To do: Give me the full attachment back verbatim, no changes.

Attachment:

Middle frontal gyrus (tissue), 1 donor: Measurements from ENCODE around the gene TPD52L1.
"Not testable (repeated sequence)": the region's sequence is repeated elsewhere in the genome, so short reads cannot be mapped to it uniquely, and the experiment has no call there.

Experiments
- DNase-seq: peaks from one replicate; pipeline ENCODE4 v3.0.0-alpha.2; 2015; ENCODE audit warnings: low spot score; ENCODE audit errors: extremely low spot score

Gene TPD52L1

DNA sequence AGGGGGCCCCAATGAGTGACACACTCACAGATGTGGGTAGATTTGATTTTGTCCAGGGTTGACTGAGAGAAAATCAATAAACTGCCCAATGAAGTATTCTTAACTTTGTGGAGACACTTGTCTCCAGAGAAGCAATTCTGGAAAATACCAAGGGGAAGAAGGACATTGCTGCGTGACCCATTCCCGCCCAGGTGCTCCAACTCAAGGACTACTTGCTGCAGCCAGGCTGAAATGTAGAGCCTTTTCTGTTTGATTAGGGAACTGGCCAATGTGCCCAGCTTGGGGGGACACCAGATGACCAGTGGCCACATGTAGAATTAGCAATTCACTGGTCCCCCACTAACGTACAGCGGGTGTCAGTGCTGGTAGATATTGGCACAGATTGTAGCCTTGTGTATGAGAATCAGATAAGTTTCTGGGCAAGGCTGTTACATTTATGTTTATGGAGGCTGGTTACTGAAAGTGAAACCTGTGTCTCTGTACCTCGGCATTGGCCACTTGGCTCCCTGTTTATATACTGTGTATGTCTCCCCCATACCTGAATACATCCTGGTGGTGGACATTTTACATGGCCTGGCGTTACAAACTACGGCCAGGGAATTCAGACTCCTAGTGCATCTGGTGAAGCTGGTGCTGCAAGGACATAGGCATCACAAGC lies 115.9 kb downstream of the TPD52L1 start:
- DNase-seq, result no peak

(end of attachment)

Middle frontal gyrus (tissue), 1 donor: Measurements from ENCODE around the gene TPD52L1.
"Not testable (repeated sequence)": the region's sequence is repeated elsewhere in the genome, so short reads cannot be mapped to it uniquely, and the experiment has no call there.

Experiments
- DNase-seq: peaks from one replicate; pipeline ENCODE4 v3.0.0-alpha.2; 2015; ENCODE audit warnings: low spot score; ENCODE audit errors: extremely low spot score

Gene TPD52L1

DNA sequence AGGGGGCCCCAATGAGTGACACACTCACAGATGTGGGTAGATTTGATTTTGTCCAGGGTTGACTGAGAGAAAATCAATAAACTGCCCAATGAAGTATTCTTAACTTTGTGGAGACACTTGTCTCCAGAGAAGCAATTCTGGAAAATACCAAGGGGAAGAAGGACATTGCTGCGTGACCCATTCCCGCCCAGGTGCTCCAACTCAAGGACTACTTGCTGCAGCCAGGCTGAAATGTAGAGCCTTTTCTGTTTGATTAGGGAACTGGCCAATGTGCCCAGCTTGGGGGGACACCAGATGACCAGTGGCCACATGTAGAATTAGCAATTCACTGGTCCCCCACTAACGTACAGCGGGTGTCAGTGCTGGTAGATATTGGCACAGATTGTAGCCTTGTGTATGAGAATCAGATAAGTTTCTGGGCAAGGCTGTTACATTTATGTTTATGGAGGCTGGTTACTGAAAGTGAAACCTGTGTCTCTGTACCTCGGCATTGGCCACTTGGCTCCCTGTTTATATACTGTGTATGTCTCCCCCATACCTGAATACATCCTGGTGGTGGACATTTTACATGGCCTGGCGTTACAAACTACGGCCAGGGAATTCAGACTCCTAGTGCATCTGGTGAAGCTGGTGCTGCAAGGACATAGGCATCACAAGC lies 115.9 kb downstream of the TPD52L1 start:
- DNase-seq, result no peak